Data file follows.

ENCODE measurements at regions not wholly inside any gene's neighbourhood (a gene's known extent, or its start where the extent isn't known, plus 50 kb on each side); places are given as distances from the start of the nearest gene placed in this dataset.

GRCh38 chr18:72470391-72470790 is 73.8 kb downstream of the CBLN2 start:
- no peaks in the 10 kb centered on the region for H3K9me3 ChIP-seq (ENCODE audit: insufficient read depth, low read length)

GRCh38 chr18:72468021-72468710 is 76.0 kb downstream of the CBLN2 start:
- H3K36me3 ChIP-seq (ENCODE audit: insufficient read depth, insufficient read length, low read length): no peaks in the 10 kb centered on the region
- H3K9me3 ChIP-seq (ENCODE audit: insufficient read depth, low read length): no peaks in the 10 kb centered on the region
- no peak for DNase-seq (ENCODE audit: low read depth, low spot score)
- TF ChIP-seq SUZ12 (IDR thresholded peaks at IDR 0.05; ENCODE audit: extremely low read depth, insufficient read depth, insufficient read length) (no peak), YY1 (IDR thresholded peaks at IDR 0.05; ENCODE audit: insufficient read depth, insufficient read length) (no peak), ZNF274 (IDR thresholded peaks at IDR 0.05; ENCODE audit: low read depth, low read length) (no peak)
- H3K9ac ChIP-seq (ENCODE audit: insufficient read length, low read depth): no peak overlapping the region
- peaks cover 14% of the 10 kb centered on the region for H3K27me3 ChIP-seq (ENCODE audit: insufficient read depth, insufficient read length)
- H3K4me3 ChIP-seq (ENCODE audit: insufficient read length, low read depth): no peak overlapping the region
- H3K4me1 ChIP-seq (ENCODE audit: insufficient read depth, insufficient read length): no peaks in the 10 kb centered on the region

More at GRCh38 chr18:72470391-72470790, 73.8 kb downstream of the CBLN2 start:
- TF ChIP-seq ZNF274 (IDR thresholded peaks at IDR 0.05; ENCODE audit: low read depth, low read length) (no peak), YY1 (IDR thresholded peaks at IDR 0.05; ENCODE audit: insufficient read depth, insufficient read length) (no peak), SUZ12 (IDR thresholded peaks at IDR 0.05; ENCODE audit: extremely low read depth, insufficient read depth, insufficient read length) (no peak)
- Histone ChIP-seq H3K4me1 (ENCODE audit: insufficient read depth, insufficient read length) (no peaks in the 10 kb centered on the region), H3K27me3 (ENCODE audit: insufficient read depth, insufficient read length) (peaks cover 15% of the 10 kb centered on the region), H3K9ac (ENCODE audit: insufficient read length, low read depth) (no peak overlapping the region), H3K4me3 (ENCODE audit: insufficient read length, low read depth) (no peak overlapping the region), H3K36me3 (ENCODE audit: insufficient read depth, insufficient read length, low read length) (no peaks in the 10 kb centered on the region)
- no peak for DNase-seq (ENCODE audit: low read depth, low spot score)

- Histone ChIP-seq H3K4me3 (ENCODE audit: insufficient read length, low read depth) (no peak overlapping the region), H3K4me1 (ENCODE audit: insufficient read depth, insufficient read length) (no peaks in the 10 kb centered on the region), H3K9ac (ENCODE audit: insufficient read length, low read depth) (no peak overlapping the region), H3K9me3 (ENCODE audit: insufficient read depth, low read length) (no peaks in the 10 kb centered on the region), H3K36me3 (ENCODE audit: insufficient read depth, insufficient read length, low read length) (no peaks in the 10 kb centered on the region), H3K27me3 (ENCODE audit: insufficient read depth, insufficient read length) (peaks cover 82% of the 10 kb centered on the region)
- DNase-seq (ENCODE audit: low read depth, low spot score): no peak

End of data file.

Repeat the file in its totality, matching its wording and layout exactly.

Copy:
ENCODE measurements at regions not wholly inside any gene's neighbourhood (a gene's known extent, or its start where the extent isn't known, plus 50 kb on each side); places are given as distances from the start of the nearest gene placed in this dataset.

GRCh38 chr18:72470391-72470790 is 73.8 kb downstream of the CBLN2 start:
- no peaks in the 10 kb centered on the region for H3K9me3 ChIP-seq (ENCODE audit: insufficient read depth, low read length)

GRCh38 chr18:72468021-72468710 is 76.0 kb downstream of the CBLN2 start:
- H3K36me3 ChIP-seq (ENCODE audit: insufficient read depth, insufficient read length, low read length): no peaks in the 10 kb centered on the region
- H3K9me3 ChIP-seq (ENCODE audit: insufficient read depth, low read length): no peaks in the 10 kb centered on the region
- no peak for DNase-seq (ENCODE audit: low read depth, low spot score)
- TF ChIP-seq SUZ12 (IDR thresholded peaks at IDR 0.05; ENCODE audit: extremely low read depth, insufficient read depth, insufficient read length) (no peak), YY1 (IDR thresholded peaks at IDR 0.05; ENCODE audit: insufficient read depth, insufficient read length) (no peak), ZNF274 (IDR thresholded peaks at IDR 0.05; ENCODE audit: low read depth, low read length) (no peak)
- H3K9ac ChIP-seq (ENCODE audit: insufficient read length, low read depth): no peak overlapping the region
- peaks cover 14% of the 10 kb centered on the region for H3K27me3 ChIP-seq (ENCODE audit: insufficient read depth, insufficient read length)
- H3K4me3 ChIP-seq (ENCODE audit: insufficient read length, low read depth): no peak overlapping the region
- H3K4me1 ChIP-seq (ENCODE audit: insufficient read depth, insufficient read length): no peaks in the 10 kb centered on the region

More at GRCh38 chr18:72470391-72470790, 73.8 kb downstream of the CBLN2 start:
- TF ChIP-seq ZNF274 (IDR thresholded peaks at IDR 0.05; ENCODE audit: low read depth, low read length) (no peak), YY1 (IDR thresholded peaks at IDR 0.05; ENCODE audit: insufficient read depth, insufficient read length) (no peak), SUZ12 (IDR thresholded peaks at IDR 0.05; ENCODE audit: extremely low read depth, insufficient read depth, insufficient read length) (no peak)
- Histone ChIP-seq H3K4me1 (ENCODE audit: insufficient read depth, insufficient read length) (no peaks in the 10 kb centered on the region), H3K27me3 (ENCODE audit: insufficient read depth, insufficient read length) (peaks cover 15% of the 10 kb centered on the region), H3K9ac (ENCODE audit: insufficient read length, low read depth) (no peak overlapping the region), H3K4me3 (ENCODE audit: insufficient read length, low read depth) (no peak overlapping the region), H3K36me3 (ENCODE audit: insufficient read depth, insufficient read length, low read length) (no peaks in the 10 kb centered on the region)
- no peak for DNase-seq (ENCODE audit: low read depth, low spot score)

- Histone ChIP-seq H3K4me3 (ENCODE audit: insufficient read length, low read depth) (no peak overlapping the region), H3K4me1 (ENCODE audit: insufficient read depth, insufficient read length) (no peaks in the 10 kb centered on the region), H3K9ac (ENCODE audit: insufficient read length, low read depth) (no peak overlapping the region), H3K9me3 (ENCODE audit: insufficient read depth, low read length) (no peaks in the 10 kb centered on the region), H3K36me3 (ENCODE audit: insufficient read depth, insufficient read length, low read length) (no peaks in the 10 kb centered on the region), H3K27me3 (ENCODE audit: insufficient read depth, insufficient read length) (peaks cover 82% of the 10 kb centered on the region)
- DNase-seq (ENCODE audit: low read depth, low spot score): no peak